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Covid fueled inequality

Estimates point to around 1.6 billion children globally - more than 90% of all school students - have been affected by pandemic school closures, a situation which threatens to widen wealth inequalities both within and between countries.

“We’re running the risk of a lost generation,” U.N. education expert Robert Jenkins told the Thomson Reuters Foundation. “It’s a now-or-never moment to turn things around.”

Without urgent action, many countries could end up without the skilled workers they need for their future development, said Jenkins, head of education at U.N. children’s agency UNICEF.

He is also increasingly concerned about the risk of social instability in countries where a large number of youths are left without skills, jobs or hope.

Children in low- and middle-income nations have been disproportionately affected as their schools tended to shut for longer and they were less able to access remote learning, UNICEF was further reported as saying by Reuters.

There are no global figures on the numbers who have dropped out. But evidence from Uganda - where schools reopened in January after being shut for a record 22 months - suggests up to 30% of children may not return to class.

School closures have increased child labour, adolescent pregnancies and early marriages, children’s rights activists say. And many parents impoverished by lockdowns can no longer afford to send their children to school.

The World Bank says classroom shutdowns could cost children $17 trillion in lifetime earnings - the equivalent of 14% of today’s global gross domestic product (GDP) - as education losses limit their future opportunities.

Educators say the world is at a crossroads. Reopening classrooms is not enough - schools must assess children and adapt curriculums to help them catch up.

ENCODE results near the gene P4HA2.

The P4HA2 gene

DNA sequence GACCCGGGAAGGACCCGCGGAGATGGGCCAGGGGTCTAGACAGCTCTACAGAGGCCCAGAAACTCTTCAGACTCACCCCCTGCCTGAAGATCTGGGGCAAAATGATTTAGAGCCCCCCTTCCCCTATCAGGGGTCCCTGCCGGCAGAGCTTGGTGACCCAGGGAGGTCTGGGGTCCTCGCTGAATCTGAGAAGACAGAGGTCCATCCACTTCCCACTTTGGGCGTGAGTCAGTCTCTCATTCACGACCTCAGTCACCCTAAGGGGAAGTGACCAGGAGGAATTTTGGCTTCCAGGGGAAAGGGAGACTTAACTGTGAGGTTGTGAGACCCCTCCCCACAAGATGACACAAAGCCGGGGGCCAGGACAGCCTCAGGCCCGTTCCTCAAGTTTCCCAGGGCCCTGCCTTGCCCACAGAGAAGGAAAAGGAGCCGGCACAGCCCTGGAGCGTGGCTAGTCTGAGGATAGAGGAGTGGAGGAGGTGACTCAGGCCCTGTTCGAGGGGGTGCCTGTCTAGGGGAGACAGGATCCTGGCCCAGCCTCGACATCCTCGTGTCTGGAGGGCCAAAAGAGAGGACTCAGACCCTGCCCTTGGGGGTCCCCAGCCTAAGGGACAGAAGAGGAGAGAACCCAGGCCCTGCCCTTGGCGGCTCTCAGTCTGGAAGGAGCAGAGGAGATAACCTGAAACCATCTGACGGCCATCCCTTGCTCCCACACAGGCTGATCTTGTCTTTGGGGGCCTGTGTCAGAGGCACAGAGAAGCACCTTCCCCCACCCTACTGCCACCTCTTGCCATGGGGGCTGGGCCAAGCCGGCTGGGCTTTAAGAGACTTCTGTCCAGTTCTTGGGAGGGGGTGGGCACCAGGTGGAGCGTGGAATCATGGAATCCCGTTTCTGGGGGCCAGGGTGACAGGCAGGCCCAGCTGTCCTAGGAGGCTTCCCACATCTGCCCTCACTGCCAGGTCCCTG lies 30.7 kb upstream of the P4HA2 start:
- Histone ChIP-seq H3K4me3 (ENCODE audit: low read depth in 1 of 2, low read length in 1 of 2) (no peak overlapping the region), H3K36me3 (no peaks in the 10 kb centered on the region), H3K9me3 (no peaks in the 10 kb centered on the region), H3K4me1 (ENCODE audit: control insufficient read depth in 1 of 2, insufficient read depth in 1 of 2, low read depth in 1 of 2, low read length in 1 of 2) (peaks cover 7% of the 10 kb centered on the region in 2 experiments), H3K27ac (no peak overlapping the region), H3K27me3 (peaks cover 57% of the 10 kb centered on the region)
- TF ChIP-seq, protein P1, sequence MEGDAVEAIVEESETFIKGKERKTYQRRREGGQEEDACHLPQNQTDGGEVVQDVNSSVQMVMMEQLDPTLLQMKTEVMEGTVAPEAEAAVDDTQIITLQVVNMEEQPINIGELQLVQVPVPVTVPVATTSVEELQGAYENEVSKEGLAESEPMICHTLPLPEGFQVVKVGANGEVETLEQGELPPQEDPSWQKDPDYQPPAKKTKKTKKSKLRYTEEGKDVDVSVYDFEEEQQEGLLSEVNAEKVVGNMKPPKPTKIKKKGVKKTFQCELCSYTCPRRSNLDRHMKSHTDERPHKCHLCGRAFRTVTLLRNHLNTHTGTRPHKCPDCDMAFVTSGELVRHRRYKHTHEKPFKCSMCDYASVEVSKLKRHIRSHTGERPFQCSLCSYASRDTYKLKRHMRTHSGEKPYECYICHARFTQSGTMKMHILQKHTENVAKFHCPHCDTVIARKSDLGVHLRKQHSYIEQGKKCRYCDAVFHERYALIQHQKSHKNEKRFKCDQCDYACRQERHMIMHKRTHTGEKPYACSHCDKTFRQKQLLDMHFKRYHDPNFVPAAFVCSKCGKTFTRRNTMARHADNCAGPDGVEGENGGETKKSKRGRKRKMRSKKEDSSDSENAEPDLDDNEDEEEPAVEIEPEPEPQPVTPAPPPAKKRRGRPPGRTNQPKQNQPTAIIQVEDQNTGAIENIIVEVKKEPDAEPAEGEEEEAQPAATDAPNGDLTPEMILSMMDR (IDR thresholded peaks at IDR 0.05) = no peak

Evidence from past crises such as the 2005 Pakistan earthquake show learning losses may even grow after children return to school if teaching does not adjust to meet their needs.

A common problem worldwide has been identified, with some teachers saying children have not only forgotten what they have learnt, but how to learn.

But as Reuters reveals, education was in crisis even before the pandemic, with 53% of 10-year olds in low- and middle-income countries unable to read a simple story, the World Bank says, warning this could now soar to 70%, with potential consequences lasting decades.

And children have not only missed learning. They have also lost opportunities to develop social skills with friends, play sport and, for some, escape troubled homes beset by abuse.

Many have struggled with feelings of isolation, and an estimated 5.2 million are grieving the loss of a parent or carer from COVID-19.

UNICEF says schools must take a holistic approach as they welcome children back, addressing their mental, psychosocial and physical wellbeing.

In many countries, girls have been disproportionately impacted. They often have less access to technology than their brothers, and are more likely to have to help with domestic chores when classrooms shut.

Parents may also prioritise sending a son back to school over a daughter if money is tight.

But for hundreds of thousands of girls there is another barrier to resuming lessons – they have become pregnant.

In 2020, aid agency World Vision estimated 1 million girls across sub-Saharan Africa may drop out because of pregnancies.

Rwanda and Sierra Leone have received praise for measures to reintegrate young mothers back into schools. But stigma, poverty and lack of childcare could still conspire to keep many out of class.

Educators say governments must do far more to assess the numbers who have left school, and address obstacles preventing their return.

Many children have quit to earn money. Globally, 9 million risk being pushed into child labour by the end of 2022 because of the pandemic, according to UNICEF.

Thomson Reuters Foundation, is the charitable arm of Thomson Reuters, which covers the lives of people around the world who struggle to live freely or fairly. Also see

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